The Works of William Perkins (Vol 9)
This ninth volume brings together nine of Perkins's lesser known practical treatises and, by so doing, introduces the reader to important facets of his religion of the heart. The Works of William Perkins fills a major gap in Reformed and...
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This ninth volume brings together nine of Perkins's lesser known practical treatises and, by so doing, introduces the reader to important facets of his religion of the heart. The Works of William Perkins fills a major gap in Reformed and Puritan theology. Though Perkins is best known today for his writings on predestination, he also wrote prolifically on many subjects. His works filled over two thousand large pages of small print in three folio volumes and were reprinted several times in the decades after his death. His complete works, however, have not been in print since the mid-seventeenth century.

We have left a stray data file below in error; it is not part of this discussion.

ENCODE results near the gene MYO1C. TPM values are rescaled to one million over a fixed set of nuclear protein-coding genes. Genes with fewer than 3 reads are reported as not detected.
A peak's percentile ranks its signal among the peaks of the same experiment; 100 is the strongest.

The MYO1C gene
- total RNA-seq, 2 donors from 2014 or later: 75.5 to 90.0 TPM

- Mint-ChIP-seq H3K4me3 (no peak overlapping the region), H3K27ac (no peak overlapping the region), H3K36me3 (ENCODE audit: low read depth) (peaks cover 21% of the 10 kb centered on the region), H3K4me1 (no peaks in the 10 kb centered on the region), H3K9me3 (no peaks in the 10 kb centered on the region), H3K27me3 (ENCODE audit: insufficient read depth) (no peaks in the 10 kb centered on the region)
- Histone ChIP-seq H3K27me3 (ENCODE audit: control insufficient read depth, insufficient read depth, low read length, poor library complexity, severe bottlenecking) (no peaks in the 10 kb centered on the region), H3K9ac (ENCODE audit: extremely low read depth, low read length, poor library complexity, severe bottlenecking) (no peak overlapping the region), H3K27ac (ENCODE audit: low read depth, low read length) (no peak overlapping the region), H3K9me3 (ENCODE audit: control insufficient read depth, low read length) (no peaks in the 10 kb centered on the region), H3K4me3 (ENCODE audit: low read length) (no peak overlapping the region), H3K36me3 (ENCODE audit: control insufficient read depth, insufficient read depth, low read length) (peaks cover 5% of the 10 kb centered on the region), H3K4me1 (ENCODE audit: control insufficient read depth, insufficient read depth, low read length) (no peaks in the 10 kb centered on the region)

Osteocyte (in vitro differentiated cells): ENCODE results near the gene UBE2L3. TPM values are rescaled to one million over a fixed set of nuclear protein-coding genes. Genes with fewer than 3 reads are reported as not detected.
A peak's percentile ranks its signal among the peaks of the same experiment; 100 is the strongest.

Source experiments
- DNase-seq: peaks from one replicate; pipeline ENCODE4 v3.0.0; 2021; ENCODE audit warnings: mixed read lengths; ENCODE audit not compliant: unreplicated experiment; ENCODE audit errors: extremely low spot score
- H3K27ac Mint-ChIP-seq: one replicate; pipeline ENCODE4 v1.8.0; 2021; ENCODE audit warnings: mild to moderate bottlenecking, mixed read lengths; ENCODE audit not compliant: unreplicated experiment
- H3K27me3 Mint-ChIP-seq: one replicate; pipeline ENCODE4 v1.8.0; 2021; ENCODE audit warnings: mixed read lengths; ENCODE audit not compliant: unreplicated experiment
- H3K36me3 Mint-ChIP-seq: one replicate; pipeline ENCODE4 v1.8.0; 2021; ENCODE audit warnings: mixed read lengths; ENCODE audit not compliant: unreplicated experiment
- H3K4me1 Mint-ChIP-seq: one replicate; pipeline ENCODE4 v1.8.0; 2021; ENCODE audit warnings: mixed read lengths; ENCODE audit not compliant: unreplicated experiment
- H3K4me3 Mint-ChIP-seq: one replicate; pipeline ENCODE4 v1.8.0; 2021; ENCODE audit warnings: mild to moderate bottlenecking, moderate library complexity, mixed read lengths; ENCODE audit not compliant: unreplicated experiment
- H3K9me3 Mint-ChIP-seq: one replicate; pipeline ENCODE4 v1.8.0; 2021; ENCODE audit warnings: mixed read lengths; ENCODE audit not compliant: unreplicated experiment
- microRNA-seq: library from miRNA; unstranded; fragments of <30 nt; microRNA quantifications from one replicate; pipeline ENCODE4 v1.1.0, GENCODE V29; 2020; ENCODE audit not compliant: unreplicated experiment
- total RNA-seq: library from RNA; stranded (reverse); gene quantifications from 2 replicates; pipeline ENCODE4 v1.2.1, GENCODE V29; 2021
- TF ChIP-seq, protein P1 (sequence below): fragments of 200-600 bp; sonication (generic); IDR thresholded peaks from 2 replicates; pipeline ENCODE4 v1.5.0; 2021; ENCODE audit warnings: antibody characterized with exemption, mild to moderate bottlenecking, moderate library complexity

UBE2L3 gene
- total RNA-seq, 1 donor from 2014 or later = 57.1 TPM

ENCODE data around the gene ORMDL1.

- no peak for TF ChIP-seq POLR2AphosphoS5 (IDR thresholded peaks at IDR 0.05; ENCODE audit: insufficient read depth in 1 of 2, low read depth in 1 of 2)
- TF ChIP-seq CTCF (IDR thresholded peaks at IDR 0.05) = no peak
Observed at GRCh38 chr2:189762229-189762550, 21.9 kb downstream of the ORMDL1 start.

William Perkins (1558-1602) was an English theologian, and one of the foremost leaders of the Puritan movement during the reign of Elizabeth I. He was born the year that her reign began, and died less than a year before it ended. Perkins was a staunch proponent of Calvinist theology - particularly 'double predestination' - and the five 'solae' of Reformed Protestantism. Sometime in his early life he was made lame, and he had a religious awakening during his twenties while studying at Cambridge University, where he attained his MA in 1584, and was elected a fellow of Christ's College. Though not well known today, Perkins' writings became very popular during his lifetime and immediately after, outselling those of Calvin and other famous reformers. He would exercise a profound influence on many leading Reformed theologians, including Archbishop James Ussher, Richard Sibbes, and Jonathan Edwards.